The helmet mount is no longer fixed to the earmuffs. And rather than stepped locking positions the AMP helmet mounts uses a more robust double spring design that locks open all the way. They only lock open at 90 degrees to the helmet. They are simply force to overcome design rather than a plunger detent system like on the RACs. But you end up looking like a tactical Mickey Mouse when they are locked open.
As I mentioned earlier, the AMPs are modular. Since the earmuffs are no longer fixed to the helmet mounts you can quickly remove the earmuffs and wear them like a standard headset for when you do not need to use a helmet. If you want to use communications the downleads simply plug into the AMP earmuffs.
One major benefit to the RAC or AMP headsets is Gentex’s NMFI earplugs. The Near Field Magnetic Induction (NFMI) earplugs do not use batteries but rather their close proximity to the AMP ear muffs allow for sound to be wirelessly transmitted into the earplugs. This allows you to double up your hearing protection without sacrificing the audio quality of AMPs. Or if you are running hot you can open the earmuffs, store them up on your helmet and still have hearing protection with electronic hearing. But what is the price for all this technology? The AMP headsets start at $1,000. The helmet mount adapters are another $100. The NMFI earplugs? Those are $200. So you are spending the same amount of money as the RAC but now you can configure your ear pro however you want. If you have Ops-Core RAC headsets, you can upgrade the helmet mounts to the AMPs. Just unscrew the clamp for the AMP earmuffs and directly bolt the new arms to your RAC earmuffs.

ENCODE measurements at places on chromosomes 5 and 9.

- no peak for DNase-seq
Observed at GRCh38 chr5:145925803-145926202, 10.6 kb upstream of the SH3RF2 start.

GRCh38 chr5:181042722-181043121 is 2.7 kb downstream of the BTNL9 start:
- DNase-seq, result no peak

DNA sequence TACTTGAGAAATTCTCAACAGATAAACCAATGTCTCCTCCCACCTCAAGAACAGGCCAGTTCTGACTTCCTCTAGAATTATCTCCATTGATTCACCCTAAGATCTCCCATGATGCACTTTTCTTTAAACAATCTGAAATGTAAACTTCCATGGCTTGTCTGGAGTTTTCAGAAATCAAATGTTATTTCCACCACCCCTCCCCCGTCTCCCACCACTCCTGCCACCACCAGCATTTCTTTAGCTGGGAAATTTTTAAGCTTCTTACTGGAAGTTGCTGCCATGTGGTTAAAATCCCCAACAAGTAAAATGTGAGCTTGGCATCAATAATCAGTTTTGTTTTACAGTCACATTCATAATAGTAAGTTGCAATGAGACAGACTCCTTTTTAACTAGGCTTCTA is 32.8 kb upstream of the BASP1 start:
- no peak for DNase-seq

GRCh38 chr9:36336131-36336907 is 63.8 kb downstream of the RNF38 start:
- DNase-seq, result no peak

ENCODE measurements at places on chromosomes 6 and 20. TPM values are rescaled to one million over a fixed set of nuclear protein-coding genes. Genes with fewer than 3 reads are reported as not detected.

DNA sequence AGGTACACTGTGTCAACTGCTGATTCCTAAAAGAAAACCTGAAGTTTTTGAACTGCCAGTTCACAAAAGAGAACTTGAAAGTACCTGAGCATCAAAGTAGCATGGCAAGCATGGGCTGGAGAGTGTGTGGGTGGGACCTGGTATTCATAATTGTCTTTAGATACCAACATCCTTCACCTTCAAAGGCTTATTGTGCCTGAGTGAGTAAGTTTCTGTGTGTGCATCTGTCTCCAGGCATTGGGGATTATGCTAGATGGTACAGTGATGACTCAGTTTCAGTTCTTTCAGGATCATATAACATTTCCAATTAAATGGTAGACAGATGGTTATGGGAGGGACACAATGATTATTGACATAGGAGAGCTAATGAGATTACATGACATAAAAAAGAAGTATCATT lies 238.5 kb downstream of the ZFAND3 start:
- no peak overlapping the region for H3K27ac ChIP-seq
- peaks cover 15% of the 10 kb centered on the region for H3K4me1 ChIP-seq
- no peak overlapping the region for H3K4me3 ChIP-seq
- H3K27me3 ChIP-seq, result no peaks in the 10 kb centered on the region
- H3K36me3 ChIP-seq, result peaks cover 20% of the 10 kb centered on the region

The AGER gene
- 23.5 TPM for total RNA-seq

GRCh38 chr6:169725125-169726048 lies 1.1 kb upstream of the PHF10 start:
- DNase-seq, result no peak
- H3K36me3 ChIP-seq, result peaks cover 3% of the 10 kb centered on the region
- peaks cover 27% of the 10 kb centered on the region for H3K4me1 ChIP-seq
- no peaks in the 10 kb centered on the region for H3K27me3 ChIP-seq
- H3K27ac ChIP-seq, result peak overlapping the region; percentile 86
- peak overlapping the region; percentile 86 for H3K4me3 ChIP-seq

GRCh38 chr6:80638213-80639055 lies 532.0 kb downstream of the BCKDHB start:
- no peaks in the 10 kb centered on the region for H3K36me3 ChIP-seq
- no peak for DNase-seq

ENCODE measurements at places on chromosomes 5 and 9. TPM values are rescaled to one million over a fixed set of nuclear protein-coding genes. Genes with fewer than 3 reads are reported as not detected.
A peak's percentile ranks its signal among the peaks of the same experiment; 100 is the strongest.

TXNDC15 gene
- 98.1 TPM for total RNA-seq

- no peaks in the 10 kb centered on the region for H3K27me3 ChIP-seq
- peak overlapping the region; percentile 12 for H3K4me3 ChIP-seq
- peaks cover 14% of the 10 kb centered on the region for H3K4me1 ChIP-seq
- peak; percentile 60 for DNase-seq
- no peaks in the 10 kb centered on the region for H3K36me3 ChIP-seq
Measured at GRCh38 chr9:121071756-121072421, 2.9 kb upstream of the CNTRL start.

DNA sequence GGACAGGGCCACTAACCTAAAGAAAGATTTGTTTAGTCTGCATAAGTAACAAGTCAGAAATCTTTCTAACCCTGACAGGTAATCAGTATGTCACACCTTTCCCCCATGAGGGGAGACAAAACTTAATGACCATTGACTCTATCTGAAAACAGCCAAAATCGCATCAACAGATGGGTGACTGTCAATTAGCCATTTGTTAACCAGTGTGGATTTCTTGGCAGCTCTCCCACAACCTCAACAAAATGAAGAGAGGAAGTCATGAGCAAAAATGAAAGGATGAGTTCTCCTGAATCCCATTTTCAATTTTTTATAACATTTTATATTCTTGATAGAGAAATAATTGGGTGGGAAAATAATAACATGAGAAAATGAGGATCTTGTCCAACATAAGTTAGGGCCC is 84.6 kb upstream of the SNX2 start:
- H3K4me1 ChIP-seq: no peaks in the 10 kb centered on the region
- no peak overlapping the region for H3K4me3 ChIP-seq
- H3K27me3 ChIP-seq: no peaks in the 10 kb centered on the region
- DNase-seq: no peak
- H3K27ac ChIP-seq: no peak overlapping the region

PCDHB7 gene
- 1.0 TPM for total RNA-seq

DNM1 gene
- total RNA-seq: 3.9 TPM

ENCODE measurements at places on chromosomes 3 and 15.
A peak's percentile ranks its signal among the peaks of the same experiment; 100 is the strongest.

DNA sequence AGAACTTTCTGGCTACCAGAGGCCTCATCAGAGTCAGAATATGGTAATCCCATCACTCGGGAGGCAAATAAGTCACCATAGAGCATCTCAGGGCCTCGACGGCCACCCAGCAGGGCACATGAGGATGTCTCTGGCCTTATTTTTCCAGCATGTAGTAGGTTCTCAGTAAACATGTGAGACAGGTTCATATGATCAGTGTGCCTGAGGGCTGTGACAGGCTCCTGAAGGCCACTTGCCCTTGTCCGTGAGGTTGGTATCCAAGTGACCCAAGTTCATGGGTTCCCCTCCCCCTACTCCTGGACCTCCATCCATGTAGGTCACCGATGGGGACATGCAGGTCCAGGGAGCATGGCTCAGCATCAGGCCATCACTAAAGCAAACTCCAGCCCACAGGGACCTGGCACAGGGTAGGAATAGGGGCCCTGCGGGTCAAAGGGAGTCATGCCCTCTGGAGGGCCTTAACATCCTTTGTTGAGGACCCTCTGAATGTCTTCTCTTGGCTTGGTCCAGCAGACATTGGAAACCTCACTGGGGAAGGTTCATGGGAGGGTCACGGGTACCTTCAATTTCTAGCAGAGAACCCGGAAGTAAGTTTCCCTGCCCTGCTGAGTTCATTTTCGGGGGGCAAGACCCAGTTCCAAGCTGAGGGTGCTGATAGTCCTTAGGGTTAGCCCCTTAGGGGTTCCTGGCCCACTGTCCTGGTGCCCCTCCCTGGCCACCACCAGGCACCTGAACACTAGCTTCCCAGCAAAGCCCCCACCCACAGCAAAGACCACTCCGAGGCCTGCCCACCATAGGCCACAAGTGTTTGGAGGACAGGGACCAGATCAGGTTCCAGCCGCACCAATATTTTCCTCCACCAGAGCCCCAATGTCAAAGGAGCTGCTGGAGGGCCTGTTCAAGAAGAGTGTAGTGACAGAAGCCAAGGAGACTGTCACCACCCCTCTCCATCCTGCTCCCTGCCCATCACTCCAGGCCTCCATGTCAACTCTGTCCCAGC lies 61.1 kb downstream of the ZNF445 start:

Night Vision Helmet Safety Accessories: Illumination
When running and gunning in the dark with night vision it is a good idea to have a safety beacon or strobe to signal to other shooters you location this helps avoid accidents.
There are a lot of different strobes and you can get IR producing strobes so only your night vision equipped friends can see you or you can go VIS strobe so people who are not using night vision at night can still see you. Here are two interesting options
Hel-Star 6 is a popular option. It is the size of a gaming PC mouse. It has both VIS and IR modes as well as a number of different color LED options in various models. One feature that sets the Hel-Star apart from other IFF strobes is the Hel-Star F2. The F2 version of the Hel-Star 6 has a sensor that can detect if you are being interrogated/painted by an IR laser. Once the F2 detects an IR laser pointed at it, it has a vibrating pigtail that runs into or under your helmet to quietly alert you that you have been targeted.
The Steiner MCID is a tri-band helmet beacon. Most beacons are either visible or VIS/IR capable. However, the MCID adds another layer and can be made to display MWIR or SWIR. MWIR or Mid-Wave IR is actually the wavelength for thermal vision. SWIR is Short Wave IR and that is out of the band for your standard night vision devices. You need a SWIR enabled night vision device to see SWIR.
This Is Just The Beginning Of Night Vision Helmet Accessories
This article is getting long so I will stop here. There are plenty of other accessories that I have not mentioned here. This is merely scratching the surface of what is out there for night vision helmet accessories let alone safety-oriented ones. I will follow up this article with continuing articles in the future and cover the accessories I have not mentioned here. I hope you may have discovered something new to you here in this article and found it useful.